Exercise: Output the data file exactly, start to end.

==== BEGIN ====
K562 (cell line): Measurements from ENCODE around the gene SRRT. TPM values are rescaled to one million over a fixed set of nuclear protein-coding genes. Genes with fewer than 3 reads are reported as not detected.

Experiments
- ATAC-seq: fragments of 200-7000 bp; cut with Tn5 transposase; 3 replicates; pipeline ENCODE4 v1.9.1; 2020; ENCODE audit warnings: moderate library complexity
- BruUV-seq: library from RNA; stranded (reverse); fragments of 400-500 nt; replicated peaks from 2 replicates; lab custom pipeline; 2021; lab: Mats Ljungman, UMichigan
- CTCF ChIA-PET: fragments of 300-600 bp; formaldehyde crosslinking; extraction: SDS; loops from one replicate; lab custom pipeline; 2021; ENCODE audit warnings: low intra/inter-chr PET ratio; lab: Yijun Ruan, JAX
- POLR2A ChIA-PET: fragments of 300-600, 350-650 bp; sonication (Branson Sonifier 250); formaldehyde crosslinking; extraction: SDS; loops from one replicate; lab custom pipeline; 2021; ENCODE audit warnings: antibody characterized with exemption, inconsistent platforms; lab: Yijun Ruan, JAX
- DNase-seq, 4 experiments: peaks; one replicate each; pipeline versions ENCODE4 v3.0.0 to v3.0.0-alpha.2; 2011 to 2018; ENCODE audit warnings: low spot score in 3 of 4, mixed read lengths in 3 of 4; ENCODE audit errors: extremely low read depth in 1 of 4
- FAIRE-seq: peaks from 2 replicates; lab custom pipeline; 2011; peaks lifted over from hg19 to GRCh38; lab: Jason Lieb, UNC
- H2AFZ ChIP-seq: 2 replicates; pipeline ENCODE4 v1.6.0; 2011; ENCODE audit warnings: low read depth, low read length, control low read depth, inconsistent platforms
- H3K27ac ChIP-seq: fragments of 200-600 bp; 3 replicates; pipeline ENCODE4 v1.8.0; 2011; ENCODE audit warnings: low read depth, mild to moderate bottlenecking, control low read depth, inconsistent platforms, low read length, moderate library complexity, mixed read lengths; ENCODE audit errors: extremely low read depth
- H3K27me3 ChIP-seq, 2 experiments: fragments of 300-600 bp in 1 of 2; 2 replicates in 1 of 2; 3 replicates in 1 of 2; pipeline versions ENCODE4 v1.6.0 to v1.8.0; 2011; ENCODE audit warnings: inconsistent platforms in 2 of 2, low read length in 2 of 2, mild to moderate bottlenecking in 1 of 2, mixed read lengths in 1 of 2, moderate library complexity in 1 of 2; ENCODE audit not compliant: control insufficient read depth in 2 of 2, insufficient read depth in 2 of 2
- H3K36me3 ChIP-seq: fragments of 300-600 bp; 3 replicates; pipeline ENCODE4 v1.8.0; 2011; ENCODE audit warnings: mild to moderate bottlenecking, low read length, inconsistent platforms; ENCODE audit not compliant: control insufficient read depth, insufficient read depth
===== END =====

K562 (cell line): Measurements from ENCODE around the gene SRRT. TPM values are rescaled to one million over a fixed set of nuclear protein-coding genes. Genes with fewer than 3 reads are reported as not detected.

Experiments
- ATAC-seq: fragments of 200-7000 bp; cut with Tn5 transposase; 3 replicates; pipeline ENCODE4 v1.9.1; 2020; ENCODE audit warnings: moderate library complexity
- BruUV-seq: library from RNA; stranded (reverse); fragments of 400-500 nt; replicated peaks from 2 replicates; lab custom pipeline; 2021; lab: Mats Ljungman, UMichigan
- CTCF ChIA-PET: fragments of 300-600 bp; formaldehyde crosslinking; extraction: SDS; loops from one replicate; lab custom pipeline; 2021; ENCODE audit warnings: low intra/inter-chr PET ratio; lab: Yijun Ruan, JAX
- POLR2A ChIA-PET: fragments of 300-600, 350-650 bp; sonication (Branson Sonifier 250); formaldehyde crosslinking; extraction: SDS; loops from one replicate; lab custom pipeline; 2021; ENCODE audit warnings: antibody characterized with exemption, inconsistent platforms; lab: Yijun Ruan, JAX
- DNase-seq, 4 experiments: peaks; one replicate each; pipeline versions ENCODE4 v3.0.0 to v3.0.0-alpha.2; 2011 to 2018; ENCODE audit warnings: low spot score in 3 of 4, mixed read lengths in 3 of 4; ENCODE audit errors: extremely low read depth in 1 of 4
- FAIRE-seq: peaks from 2 replicates; lab custom pipeline; 2011; peaks lifted over from hg19 to GRCh38; lab: Jason Lieb, UNC
- H2AFZ ChIP-seq: 2 replicates; pipeline ENCODE4 v1.6.0; 2011; ENCODE audit warnings: low read depth, low read length, control low read depth, inconsistent platforms
- H3K27ac ChIP-seq: fragments of 200-600 bp; 3 replicates; pipeline ENCODE4 v1.8.0; 2011; ENCODE audit warnings: low read depth, mild to moderate bottlenecking, control low read depth, inconsistent platforms, low read length, moderate library complexity, mixed read lengths; ENCODE audit errors: extremely low read depth
- H3K27me3 ChIP-seq, 2 experiments: fragments of 300-600 bp in 1 of 2; 2 replicates in 1 of 2; 3 replicates in 1 of 2; pipeline versions ENCODE4 v1.6.0 to v1.8.0; 2011; ENCODE audit warnings: inconsistent platforms in 2 of 2, low read length in 2 of 2, mild to moderate bottlenecking in 1 of 2, mixed read lengths in 1 of 2, moderate library complexity in 1 of 2; ENCODE audit not compliant: control insufficient read depth in 2 of 2, insufficient read depth in 2 of 2
- H3K36me3 ChIP-seq: fragments of 300-600 bp; 3 replicates; pipeline ENCODE4 v1.8.0; 2011; ENCODE audit warnings: mild to moderate bottlenecking, low read length, inconsistent platforms; ENCODE audit not compliant: control insufficient read depth, insufficient read depth